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FIRST PERSON: Learning To Ask For Help

My Dad was in the SAS. As a result we were bought up to be audacious and daring. With 1970s and 80s London as our playground we were all over it, literally. We would climb onto our neighbours’ roofs at dark, see how far we could creep along back garden walls from one end of the block to another, we snuck into museums, schools and department stores during the night and even neighbours’ houses sometimes. We walked through the race riots and ran with the Chelsea Head Hunters. It was huge fun and it taught us that fear was not to be taken too seriously as there was so much that could be done without it. We seemed to avoid trouble and always felt that the unflinching attitude kept us safe from anyone.

This approach to life took us to places that our friends wouldn’t have dared go, it seemed to protect us, and as our Dad reminded us, was the same attitude that built the Empire and achieved astonishing discoveries. So i’ve found myself somewhat baffled by the fact that I’ve been in twice weekly counselling for the past 3 years. I admit that I had a lot on my plate, passers-by would often remind me, but I didn’t have any kind of a mental crash and I’d held fast to the fearless approach to life.

When my third son was born, my wife fell into a very, very deep and dark depression. My second son was very sick, severely disabled and well known to the local ambulance crews. My first son did great, until one day in North Wales when all the stress and trauma came tumbling out and he attempted to hurl himself off a cliff face. He was only 7. Luckily I managed to grab him and have done on the several other times he tried something similar. Naturally our business and livelihood also collapsed. Throughout all this I saw myself as the strong and unflinching hero I’d seen in my Dad.

I got a part time job, took my children to and from school, spent long nights in A&E, cooked fresh food every night, changed nappies, cleared up a lot of vomit, consoled the Mrs, navigated the practicalities of caring for a very disabled child and even organised ‘fabulous’ family holidays. Being unperturbed and dynamic was the best I could do. I was well praised by those unused to seeing such an active Dad. It struck me that so long as I continued to keep things ticking along everything would eventually work out. But it didn’t.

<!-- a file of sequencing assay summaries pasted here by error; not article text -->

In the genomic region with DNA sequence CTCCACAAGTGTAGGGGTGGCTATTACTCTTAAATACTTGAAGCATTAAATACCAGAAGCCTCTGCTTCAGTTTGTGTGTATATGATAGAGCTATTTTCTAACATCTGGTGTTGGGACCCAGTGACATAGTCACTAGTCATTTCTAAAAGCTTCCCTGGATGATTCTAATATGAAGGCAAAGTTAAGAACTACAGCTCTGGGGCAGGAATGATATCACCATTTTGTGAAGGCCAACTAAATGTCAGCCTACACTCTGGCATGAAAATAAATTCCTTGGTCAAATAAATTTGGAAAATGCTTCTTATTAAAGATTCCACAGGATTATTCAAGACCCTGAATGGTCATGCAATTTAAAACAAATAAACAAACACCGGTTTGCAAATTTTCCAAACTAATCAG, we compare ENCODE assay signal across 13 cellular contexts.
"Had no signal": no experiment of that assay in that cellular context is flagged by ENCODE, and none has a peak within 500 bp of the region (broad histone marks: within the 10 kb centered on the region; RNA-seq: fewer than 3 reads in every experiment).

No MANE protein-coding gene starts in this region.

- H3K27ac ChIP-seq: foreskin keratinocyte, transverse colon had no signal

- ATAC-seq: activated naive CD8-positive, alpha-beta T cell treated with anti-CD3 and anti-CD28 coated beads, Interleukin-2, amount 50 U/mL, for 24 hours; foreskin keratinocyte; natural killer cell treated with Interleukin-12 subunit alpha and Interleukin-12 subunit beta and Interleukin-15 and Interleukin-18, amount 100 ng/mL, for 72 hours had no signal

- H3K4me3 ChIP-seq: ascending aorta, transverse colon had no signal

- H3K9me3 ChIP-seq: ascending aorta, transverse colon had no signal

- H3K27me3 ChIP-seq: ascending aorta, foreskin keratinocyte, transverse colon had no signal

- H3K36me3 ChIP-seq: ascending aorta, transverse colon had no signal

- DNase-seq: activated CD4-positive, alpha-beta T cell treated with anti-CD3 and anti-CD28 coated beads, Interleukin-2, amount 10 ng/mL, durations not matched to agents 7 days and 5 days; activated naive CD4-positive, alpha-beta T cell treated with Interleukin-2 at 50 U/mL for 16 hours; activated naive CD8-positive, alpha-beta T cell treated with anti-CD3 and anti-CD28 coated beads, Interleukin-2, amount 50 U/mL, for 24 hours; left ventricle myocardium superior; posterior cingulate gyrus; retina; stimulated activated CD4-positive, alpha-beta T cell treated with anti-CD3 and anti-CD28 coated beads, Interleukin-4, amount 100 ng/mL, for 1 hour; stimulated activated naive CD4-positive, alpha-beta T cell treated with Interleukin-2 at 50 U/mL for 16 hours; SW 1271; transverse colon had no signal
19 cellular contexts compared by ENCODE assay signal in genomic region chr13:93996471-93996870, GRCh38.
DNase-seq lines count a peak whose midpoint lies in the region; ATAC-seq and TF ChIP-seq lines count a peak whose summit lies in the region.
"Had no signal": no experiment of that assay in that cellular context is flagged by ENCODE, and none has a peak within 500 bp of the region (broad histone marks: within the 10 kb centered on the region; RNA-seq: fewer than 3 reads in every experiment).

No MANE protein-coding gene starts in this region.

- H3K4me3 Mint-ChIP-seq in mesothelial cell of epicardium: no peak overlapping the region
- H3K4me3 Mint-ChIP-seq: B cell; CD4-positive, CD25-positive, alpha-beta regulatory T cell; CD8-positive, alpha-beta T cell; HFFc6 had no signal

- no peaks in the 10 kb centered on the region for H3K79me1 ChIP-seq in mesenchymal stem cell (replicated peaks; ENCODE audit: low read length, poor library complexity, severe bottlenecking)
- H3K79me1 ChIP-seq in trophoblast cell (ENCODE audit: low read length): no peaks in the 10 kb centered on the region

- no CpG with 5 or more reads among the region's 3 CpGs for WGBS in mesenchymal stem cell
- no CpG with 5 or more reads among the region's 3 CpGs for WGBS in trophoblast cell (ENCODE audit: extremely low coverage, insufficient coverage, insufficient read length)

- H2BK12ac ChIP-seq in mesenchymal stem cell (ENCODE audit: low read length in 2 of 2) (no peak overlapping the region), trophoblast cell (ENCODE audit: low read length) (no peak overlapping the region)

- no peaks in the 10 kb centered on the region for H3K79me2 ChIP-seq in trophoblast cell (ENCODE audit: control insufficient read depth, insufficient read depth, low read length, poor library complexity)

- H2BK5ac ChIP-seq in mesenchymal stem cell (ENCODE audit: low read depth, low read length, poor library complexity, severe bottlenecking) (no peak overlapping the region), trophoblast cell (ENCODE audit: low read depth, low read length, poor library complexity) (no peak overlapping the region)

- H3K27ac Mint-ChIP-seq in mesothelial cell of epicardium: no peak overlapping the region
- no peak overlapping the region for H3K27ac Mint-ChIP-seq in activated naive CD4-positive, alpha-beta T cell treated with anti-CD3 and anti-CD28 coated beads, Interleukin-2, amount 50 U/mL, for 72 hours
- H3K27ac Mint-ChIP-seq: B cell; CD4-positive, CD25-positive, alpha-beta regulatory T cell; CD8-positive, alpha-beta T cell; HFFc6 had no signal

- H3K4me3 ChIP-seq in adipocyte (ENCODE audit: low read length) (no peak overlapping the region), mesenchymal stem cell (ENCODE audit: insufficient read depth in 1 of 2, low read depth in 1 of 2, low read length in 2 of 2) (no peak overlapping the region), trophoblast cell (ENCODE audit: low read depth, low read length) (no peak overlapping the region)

To this day I’m not sure what made me call and meet my counsellor. I honestly thought I was doing all anyone could. I think it was the desperate feeling that my children were suffering and that I might be somehow responsible. She told me that I needed her help on our first meeting – I’ve been contesting that with her for 3years now but I have finally understood what a dangerous path I was on.

The absolute worst thing about counselling is the acknowledgement that I need help, that somehow on my own I’m not good enough. There is a whole lot of the process which is deeply unsettling, you have to take a really honest look at yourself and it’s often unattractive. It also often feels like it is going nowhere but little by little things started to change in my life for the better.

I’ve learnt that by ignoring my own feelings I have also ignored and degraded those of whom I love. I’ve learnt that not allowing space for emotions means they can express themselves in dangerous ways. I’ve learnt that making room for feelings isn’t a big drama – I don’t need to do a huge amount with them – but simply recognising them goes a long long way. Now when my wife or children cry I see their tears and feel some measure of their pain. I no longer believe that there is no need for tears and try to distract them out of it. They can cry as much as they like and I’ll do my best to console them. I see how damaging the heroism and strength that I thought I had is to those who love me, even to my Dad. Above all else, I’ve learnt that old truism, that you cannot truly love or care for another until you can do so for yourself. That means looking after your own mind, body and soul first and foremost.

My wife is recovering, slowly. My children no longer harbour suicidal or harmful thoughts and frequently dazzle me their own empathy and compassion. Myself, I’m feeling humbled by my past wrongheadedness but now that I’m learning how to look after myself, I can start to look after others more properly – I hope it won’t be long before I can foster vulnerable and disabled children.


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